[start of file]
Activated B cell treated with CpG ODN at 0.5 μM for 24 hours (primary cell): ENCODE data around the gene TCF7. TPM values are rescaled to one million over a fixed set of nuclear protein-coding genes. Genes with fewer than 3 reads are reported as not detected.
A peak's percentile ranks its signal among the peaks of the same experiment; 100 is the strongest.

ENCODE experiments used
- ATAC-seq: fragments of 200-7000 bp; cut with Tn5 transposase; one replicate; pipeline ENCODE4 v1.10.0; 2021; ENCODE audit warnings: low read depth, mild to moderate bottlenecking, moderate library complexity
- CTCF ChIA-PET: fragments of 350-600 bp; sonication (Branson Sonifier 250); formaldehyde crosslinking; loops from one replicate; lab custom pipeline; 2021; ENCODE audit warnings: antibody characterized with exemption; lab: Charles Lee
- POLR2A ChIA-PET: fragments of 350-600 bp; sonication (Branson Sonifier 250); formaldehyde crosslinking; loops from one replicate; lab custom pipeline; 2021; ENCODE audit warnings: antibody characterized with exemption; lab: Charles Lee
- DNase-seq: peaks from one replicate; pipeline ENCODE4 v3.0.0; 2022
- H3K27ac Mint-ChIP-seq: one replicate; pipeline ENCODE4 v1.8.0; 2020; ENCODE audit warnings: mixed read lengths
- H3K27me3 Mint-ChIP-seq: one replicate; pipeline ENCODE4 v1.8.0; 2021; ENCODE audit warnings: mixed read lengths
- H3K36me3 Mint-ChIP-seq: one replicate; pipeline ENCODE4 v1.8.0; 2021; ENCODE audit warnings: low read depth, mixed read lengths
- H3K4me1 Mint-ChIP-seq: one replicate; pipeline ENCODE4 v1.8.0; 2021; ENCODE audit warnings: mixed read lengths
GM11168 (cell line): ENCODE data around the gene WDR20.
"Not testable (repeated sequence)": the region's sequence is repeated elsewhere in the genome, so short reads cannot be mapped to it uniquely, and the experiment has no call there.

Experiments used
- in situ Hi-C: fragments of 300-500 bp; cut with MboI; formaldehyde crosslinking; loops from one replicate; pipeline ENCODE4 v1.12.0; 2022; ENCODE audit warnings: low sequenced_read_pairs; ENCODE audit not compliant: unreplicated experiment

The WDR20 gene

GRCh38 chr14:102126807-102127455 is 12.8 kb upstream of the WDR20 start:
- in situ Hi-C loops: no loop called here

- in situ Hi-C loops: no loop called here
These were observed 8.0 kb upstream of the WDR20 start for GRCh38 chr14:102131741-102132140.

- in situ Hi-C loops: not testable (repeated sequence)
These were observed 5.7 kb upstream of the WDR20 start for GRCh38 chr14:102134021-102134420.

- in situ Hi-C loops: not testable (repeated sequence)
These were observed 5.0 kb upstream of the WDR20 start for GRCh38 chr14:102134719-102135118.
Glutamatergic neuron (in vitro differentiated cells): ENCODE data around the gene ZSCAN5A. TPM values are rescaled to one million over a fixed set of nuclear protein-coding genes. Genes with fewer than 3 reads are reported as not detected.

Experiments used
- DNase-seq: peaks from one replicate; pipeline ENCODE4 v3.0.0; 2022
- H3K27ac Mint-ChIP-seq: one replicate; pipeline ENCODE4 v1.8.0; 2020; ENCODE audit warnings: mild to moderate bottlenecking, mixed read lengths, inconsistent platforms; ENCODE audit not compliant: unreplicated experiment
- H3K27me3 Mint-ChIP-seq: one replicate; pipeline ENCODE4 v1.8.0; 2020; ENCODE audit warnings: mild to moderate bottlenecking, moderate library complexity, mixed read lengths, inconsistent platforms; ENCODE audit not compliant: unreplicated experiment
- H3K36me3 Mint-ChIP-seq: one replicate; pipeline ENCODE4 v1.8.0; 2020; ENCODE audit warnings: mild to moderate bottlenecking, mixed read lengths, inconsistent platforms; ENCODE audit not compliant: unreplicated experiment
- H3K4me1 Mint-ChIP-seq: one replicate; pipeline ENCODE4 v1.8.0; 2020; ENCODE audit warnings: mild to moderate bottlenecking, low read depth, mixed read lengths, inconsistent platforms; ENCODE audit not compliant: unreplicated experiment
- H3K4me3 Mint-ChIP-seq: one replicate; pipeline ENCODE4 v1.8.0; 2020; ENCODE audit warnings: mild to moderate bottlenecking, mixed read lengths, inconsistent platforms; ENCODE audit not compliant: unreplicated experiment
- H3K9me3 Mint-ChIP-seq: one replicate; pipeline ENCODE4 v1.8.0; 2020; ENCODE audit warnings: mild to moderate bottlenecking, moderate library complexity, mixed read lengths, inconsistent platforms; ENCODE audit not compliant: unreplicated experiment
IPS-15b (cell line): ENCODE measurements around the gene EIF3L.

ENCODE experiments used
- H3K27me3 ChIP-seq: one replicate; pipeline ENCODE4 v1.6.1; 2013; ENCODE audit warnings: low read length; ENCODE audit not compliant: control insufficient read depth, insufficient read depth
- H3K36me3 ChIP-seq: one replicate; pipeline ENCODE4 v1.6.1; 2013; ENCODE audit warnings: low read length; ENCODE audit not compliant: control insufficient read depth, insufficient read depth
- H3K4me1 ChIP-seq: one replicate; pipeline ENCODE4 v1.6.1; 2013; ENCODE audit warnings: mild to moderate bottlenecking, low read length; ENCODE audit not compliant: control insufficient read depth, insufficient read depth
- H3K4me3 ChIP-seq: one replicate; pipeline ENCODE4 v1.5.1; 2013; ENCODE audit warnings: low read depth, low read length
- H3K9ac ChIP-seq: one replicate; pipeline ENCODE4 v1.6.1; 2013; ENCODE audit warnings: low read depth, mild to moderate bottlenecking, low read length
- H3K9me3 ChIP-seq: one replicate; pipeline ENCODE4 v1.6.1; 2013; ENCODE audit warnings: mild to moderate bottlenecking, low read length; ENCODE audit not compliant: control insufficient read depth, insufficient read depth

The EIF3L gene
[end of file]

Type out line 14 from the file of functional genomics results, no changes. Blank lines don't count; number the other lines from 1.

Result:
Experiments used